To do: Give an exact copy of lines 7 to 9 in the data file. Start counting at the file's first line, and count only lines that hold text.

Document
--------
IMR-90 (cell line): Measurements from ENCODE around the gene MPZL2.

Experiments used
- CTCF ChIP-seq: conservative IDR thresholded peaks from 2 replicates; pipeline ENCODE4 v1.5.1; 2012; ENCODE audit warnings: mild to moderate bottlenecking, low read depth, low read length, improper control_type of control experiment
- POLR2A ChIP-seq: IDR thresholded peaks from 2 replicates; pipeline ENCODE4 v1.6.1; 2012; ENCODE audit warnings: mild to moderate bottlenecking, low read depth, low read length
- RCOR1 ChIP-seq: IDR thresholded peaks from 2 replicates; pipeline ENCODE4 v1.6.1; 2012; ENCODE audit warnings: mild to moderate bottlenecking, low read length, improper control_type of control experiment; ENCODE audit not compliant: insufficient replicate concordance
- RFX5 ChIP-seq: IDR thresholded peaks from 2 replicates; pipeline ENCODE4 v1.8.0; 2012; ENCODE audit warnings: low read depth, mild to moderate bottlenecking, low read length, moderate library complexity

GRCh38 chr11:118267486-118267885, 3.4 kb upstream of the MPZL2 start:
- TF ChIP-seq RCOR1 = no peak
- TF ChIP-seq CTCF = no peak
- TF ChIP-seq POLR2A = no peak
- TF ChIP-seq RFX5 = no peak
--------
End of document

GRCh38 chr11:118267486-118267885, 3.4 kb upstream of the MPZL2 start:
- TF ChIP-seq RCOR1 = no peak
- TF ChIP-seq CTCF = no peak